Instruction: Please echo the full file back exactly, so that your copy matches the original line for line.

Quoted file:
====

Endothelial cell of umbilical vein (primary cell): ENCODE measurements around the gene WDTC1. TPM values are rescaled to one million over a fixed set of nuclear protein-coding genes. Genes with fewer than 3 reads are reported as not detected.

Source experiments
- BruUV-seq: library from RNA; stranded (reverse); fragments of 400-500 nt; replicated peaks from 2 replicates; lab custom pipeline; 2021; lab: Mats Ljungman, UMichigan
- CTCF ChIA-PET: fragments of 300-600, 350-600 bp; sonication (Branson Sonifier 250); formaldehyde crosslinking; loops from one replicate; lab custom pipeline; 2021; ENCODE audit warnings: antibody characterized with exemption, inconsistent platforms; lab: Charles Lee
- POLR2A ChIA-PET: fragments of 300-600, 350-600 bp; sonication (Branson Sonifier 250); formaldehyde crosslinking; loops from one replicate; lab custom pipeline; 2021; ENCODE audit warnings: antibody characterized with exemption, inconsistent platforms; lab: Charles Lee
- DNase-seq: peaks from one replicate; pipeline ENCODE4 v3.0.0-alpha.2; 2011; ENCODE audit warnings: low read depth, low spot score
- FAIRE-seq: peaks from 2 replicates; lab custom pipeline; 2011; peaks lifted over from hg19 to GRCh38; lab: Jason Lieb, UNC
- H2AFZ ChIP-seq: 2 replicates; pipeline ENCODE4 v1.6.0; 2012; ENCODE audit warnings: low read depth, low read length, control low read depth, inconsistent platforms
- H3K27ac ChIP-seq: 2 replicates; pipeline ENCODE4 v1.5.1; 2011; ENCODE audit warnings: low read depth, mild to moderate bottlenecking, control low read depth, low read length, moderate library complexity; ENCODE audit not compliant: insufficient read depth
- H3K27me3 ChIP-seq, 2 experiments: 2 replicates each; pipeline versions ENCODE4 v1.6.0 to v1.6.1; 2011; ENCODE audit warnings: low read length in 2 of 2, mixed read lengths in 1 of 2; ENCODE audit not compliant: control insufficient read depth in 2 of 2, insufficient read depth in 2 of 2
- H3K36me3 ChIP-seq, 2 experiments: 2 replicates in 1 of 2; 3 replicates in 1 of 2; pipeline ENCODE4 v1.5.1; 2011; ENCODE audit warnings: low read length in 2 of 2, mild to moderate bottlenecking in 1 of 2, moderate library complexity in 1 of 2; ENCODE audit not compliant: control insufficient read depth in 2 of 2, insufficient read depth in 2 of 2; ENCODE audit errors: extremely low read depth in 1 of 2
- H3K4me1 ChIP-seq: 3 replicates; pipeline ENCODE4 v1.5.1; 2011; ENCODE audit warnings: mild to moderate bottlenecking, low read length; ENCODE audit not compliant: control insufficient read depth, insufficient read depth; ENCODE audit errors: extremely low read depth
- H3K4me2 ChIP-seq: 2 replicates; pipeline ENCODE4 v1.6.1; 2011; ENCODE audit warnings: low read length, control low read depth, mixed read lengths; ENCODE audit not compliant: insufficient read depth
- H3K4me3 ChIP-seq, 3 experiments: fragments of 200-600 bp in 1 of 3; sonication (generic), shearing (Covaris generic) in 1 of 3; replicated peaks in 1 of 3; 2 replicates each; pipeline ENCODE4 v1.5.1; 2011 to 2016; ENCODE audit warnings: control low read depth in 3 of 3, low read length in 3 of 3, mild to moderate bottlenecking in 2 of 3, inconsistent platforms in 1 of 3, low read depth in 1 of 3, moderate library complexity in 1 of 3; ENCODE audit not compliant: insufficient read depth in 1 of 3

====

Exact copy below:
Endothelial cell of umbilical vein (primary cell): ENCODE measurements around the gene WDTC1. TPM values are rescaled to one million over a fixed set of nuclear protein-coding genes. Genes with fewer than 3 reads are reported as not detected.

Source experiments
- BruUV-seq: library from RNA; stranded (reverse); fragments of 400-500 nt; replicated peaks from 2 replicates; lab custom pipeline; 2021; lab: Mats Ljungman, UMichigan
- CTCF ChIA-PET: fragments of 300-600, 350-600 bp; sonication (Branson Sonifier 250); formaldehyde crosslinking; loops from one replicate; lab custom pipeline; 2021; ENCODE audit warnings: antibody characterized with exemption, inconsistent platforms; lab: Charles Lee
- POLR2A ChIA-PET: fragments of 300-600, 350-600 bp; sonication (Branson Sonifier 250); formaldehyde crosslinking; loops from one replicate; lab custom pipeline; 2021; ENCODE audit warnings: antibody characterized with exemption, inconsistent platforms; lab: Charles Lee
- DNase-seq: peaks from one replicate; pipeline ENCODE4 v3.0.0-alpha.2; 2011; ENCODE audit warnings: low read depth, low spot score
- FAIRE-seq: peaks from 2 replicates; lab custom pipeline; 2011; peaks lifted over from hg19 to GRCh38; lab: Jason Lieb, UNC
- H2AFZ ChIP-seq: 2 replicates; pipeline ENCODE4 v1.6.0; 2012; ENCODE audit warnings: low read depth, low read length, control low read depth, inconsistent platforms
- H3K27ac ChIP-seq: 2 replicates; pipeline ENCODE4 v1.5.1; 2011; ENCODE audit warnings: low read depth, mild to moderate bottlenecking, control low read depth, low read length, moderate library complexity; ENCODE audit not compliant: insufficient read depth
- H3K27me3 ChIP-seq, 2 experiments: 2 replicates each; pipeline versions ENCODE4 v1.6.0 to v1.6.1; 2011; ENCODE audit warnings: low read length in 2 of 2, mixed read lengths in 1 of 2; ENCODE audit not compliant: control insufficient read depth in 2 of 2, insufficient read depth in 2 of 2
- H3K36me3 ChIP-seq, 2 experiments: 2 replicates in 1 of 2; 3 replicates in 1 of 2; pipeline ENCODE4 v1.5.1; 2011; ENCODE audit warnings: low read length in 2 of 2, mild to moderate bottlenecking in 1 of 2, moderate library complexity in 1 of 2; ENCODE audit not compliant: control insufficient read depth in 2 of 2, insufficient read depth in 2 of 2; ENCODE audit errors: extremely low read depth in 1 of 2
- H3K4me1 ChIP-seq: 3 replicates; pipeline ENCODE4 v1.5.1; 2011; ENCODE audit warnings: mild to moderate bottlenecking, low read length; ENCODE audit not compliant: control insufficient read depth, insufficient read depth; ENCODE audit errors: extremely low read depth
- H3K4me2 ChIP-seq: 2 replicates; pipeline ENCODE4 v1.6.1; 2011; ENCODE audit warnings: low read length, control low read depth, mixed read lengths; ENCODE audit not compliant: insufficient read depth
- H3K4me3 ChIP-seq, 3 experiments: fragments of 200-600 bp in 1 of 3; sonication (generic), shearing (Covaris generic) in 1 of 3; replicated peaks in 1 of 3; 2 replicates each; pipeline ENCODE4 v1.5.1; 2011 to 2016; ENCODE audit warnings: control low read depth in 3 of 3, low read length in 3 of 3, mild to moderate bottlenecking in 2 of 3, inconsistent platforms in 1 of 3, low read depth in 1 of 3, moderate library complexity in 1 of 3; ENCODE audit not compliant: insufficient read depth in 1 of 3